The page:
That is, of course, when I was not sitting in one of the many coffee shops that littered State College, sweating over my dissertation and first article publications. As any doctoral student can tell you, writing the dissertation is a lot like assembling a puzzle with 10,000 pieces—some of which play peek-a-boo and laugh as they run away, while others promise they will behave but then frustratingly, agonizingly, refuse to do so. In moments like those, caffeine was a necessity and a curse. It encapsulated much of the grad school experience: nervous excitement about your research coupled with the anxiety that—should you prove anything short of unflagging in your intensity—you’ll crash.


Today, as an English professor, I still measure out my life with coffee spoons, and afternoons are spent doing what I love most: sitting in coffee shops and writing about Renaissance poetry. Publication, I’ve found, is an intoxicating drug, and your addiction grows stronger the more you do it. Quite frequently, I marvel at the magical powers of Microsoft Word, which has the uncanny ability to lure me away from everything else in order to render a blank page not-blank. But here, too, I discover beauty in precision, and I’ve come to realize that writing scholarly books and articles is, in a way, its own kind of poetry. Whether I’m working on Milton, political philosophy, or Protestant theology, there’s something thrilling and satisfying about constructing a well-wrought argument that (I hope) will catalyze debate and produce “much arguing, much writing, [and] many opinions,” to quote Milton’s Areopagitica.


While much has changed since my time at Whitworth, much is surprisingly the same. Although I’m now the teacher, I walk into my classrooms with the same excitement I had walking into Westminster Hall. Now as then, I’m excited to be talking about the texts I love with like-minded English majors, and I learn new things from our class discussions all the time, just as I did when I was a student. At the end of the day, my educational philosophy boils down to this: I try to live up to the example set by my Whitworth professors. They put me on the path to where I am today, and if I can inspire my own students in a similar way, then great. If I can teach my students to cherish literature as the people in Westminster taught me, then I’ve done my job.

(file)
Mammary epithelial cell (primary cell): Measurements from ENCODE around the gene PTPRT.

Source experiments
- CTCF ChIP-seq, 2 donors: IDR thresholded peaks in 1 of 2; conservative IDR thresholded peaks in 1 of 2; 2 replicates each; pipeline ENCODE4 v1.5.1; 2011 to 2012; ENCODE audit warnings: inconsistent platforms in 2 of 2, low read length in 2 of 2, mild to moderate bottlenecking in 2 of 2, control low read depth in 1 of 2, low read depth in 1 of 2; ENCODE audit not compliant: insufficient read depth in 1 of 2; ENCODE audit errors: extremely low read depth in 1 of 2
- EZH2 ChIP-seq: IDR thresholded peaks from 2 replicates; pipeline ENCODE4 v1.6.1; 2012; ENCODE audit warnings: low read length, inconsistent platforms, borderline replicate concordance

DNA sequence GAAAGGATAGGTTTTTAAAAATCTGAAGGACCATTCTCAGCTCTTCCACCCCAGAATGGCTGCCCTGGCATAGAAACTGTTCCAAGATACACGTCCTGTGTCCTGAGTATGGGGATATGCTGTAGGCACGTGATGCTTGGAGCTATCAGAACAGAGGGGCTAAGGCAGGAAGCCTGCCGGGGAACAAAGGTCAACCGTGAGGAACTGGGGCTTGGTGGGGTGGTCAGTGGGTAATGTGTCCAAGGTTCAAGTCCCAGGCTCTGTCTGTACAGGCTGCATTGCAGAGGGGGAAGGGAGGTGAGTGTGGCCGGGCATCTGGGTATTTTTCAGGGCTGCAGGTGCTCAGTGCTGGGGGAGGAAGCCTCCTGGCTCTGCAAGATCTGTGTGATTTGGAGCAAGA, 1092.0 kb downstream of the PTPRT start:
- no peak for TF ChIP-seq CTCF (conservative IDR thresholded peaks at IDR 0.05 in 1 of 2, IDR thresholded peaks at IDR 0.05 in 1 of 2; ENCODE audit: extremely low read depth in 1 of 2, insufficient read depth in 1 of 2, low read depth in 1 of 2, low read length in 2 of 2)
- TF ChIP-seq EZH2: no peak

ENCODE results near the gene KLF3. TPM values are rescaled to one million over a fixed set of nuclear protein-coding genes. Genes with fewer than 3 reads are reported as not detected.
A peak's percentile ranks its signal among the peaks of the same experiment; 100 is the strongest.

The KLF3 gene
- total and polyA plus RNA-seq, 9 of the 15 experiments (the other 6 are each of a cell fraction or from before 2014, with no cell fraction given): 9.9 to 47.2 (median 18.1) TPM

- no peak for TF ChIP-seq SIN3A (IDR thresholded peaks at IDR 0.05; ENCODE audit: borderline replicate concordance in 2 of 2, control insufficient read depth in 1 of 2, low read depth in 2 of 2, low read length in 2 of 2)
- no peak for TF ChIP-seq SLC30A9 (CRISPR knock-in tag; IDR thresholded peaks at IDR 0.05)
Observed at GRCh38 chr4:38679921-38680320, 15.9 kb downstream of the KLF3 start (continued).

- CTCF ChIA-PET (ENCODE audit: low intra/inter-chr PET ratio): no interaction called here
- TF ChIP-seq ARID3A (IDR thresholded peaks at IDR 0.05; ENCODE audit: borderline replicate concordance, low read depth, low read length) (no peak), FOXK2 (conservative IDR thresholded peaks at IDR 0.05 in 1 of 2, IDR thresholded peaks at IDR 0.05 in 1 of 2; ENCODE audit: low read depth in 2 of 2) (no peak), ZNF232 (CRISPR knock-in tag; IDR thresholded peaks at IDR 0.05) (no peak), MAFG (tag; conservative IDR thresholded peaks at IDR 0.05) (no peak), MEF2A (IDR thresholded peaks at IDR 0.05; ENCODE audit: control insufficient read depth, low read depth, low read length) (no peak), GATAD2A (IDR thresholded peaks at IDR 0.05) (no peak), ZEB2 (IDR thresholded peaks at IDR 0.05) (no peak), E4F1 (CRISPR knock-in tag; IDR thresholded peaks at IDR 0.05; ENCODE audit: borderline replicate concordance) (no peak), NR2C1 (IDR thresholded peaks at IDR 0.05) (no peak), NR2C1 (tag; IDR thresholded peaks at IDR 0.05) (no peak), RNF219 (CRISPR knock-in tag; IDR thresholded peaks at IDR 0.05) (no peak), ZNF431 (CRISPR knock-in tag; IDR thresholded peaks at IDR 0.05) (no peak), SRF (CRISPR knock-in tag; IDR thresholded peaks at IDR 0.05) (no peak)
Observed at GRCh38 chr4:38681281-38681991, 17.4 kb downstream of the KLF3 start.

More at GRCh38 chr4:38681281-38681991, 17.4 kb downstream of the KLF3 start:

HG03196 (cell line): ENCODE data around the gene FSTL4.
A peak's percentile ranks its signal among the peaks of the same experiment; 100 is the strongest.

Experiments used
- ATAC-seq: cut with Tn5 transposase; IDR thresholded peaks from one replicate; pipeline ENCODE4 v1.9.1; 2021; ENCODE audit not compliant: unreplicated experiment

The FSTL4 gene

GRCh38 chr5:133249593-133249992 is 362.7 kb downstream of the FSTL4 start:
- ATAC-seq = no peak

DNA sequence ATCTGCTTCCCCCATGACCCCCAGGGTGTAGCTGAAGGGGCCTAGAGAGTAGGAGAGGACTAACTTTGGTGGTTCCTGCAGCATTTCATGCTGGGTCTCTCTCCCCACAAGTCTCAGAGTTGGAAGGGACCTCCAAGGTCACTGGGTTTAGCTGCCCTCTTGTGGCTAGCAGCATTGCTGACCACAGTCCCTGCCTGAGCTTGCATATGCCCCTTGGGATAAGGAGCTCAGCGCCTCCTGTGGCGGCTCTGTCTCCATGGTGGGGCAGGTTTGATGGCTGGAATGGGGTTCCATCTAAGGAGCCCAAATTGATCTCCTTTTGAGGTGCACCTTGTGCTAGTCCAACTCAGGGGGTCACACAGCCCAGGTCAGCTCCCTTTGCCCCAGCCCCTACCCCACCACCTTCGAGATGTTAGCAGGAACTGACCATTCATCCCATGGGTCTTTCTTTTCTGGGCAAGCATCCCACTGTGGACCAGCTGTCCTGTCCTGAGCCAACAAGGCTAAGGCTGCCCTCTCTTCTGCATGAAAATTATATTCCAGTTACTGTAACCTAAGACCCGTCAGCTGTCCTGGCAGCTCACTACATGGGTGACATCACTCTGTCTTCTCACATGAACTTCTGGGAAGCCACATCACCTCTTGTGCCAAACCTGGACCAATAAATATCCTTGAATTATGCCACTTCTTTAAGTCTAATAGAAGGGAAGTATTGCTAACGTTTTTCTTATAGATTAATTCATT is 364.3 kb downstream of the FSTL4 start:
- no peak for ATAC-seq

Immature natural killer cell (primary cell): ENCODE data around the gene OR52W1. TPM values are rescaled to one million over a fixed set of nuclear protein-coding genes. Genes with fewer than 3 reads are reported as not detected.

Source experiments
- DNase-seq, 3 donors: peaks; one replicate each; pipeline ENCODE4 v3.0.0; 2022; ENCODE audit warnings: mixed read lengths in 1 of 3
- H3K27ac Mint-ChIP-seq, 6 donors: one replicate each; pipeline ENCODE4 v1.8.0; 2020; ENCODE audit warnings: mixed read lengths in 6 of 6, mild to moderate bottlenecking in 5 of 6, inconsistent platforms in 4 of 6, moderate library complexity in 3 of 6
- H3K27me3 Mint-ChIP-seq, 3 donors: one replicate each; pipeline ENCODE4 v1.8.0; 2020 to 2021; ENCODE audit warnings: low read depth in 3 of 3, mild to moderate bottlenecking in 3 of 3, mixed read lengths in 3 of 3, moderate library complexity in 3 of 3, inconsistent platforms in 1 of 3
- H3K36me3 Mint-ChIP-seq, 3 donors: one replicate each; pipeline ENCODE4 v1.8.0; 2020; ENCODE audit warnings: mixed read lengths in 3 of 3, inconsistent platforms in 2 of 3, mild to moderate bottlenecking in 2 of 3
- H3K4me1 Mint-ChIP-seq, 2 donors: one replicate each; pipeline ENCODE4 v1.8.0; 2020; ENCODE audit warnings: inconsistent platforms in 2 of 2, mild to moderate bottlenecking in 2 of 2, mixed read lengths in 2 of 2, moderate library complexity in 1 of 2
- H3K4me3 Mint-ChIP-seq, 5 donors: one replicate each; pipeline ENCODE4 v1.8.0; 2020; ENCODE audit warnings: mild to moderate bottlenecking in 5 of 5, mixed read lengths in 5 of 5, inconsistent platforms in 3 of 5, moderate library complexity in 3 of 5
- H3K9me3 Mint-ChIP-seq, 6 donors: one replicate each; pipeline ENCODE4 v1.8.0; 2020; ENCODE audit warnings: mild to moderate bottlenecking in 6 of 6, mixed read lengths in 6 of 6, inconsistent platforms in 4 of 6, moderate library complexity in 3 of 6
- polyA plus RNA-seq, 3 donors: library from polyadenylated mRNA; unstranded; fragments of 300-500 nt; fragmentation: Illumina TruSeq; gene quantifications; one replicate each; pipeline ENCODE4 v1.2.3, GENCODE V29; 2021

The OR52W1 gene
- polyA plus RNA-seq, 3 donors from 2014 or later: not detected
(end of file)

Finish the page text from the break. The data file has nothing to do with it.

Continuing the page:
And if, by some miracle, I can get them to try fly fishing too—well, then I’ve done even better.

. . .

Ryan Hackenbracht (’06) is Assistant Professor of English and Associate Director of Graduate Studies at Texas Tech University in Lubbock, TX. He received his M.A. and Ph.D. in English literature from the Pennsylvania State University. Originally from the Seattle area, Ryan is adjusting to West Texas life, practicing his “y’alls,” and slipping out to New Mexico and Colorado for fly fishing adventures. You can check out his website here.


A Reflection on Marci Johnson and David Wright.

By Meghan Long

Marci Johnson and David Wright not only made an impression on me by simply being the adorably quirky couple that they are, but also through their intricate, thoughtful, and musical poetry.